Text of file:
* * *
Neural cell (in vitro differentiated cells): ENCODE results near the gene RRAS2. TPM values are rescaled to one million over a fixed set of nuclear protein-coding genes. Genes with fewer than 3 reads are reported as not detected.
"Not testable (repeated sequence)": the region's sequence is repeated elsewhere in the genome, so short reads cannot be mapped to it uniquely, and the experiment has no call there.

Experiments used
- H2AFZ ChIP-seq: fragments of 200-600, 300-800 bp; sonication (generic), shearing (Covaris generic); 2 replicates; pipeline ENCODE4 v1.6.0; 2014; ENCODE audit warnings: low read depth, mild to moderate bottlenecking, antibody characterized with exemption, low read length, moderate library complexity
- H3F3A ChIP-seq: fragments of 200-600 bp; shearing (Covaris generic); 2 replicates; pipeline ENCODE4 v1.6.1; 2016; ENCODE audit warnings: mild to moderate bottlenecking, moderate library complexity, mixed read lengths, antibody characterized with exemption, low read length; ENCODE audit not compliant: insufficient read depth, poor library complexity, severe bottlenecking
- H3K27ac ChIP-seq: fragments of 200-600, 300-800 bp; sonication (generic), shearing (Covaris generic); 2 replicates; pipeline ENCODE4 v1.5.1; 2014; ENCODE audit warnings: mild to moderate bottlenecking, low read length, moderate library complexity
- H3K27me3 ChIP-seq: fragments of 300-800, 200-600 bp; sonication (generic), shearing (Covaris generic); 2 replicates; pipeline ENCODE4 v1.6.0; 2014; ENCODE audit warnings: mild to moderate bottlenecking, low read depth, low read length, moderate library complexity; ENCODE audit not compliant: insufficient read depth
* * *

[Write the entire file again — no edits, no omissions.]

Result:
Neural cell (in vitro differentiated cells): ENCODE results near the gene RRAS2. TPM values are rescaled to one million over a fixed set of nuclear protein-coding genes. Genes with fewer than 3 reads are reported as not detected.
"Not testable (repeated sequence)": the region's sequence is repeated elsewhere in the genome, so short reads cannot be mapped to it uniquely, and the experiment has no call there.

Experiments used
- H2AFZ ChIP-seq: fragments of 200-600, 300-800 bp; sonication (generic), shearing (Covaris generic); 2 replicates; pipeline ENCODE4 v1.6.0; 2014; ENCODE audit warnings: low read depth, mild to moderate bottlenecking, antibody characterized with exemption, low read length, moderate library complexity
- H3F3A ChIP-seq: fragments of 200-600 bp; shearing (Covaris generic); 2 replicates; pipeline ENCODE4 v1.6.1; 2016; ENCODE audit warnings: mild to moderate bottlenecking, moderate library complexity, mixed read lengths, antibody characterized with exemption, low read length; ENCODE audit not compliant: insufficient read depth, poor library complexity, severe bottlenecking
- H3K27ac ChIP-seq: fragments of 200-600, 300-800 bp; sonication (generic), shearing (Covaris generic); 2 replicates; pipeline ENCODE4 v1.5.1; 2014; ENCODE audit warnings: mild to moderate bottlenecking, low read length, moderate library complexity
- H3K27me3 ChIP-seq: fragments of 300-800, 200-600 bp; sonication (generic), shearing (Covaris generic); 2 replicates; pipeline ENCODE4 v1.6.0; 2014; ENCODE audit warnings: mild to moderate bottlenecking, low read depth, low read length, moderate library complexity; ENCODE audit not compliant: insufficient read depth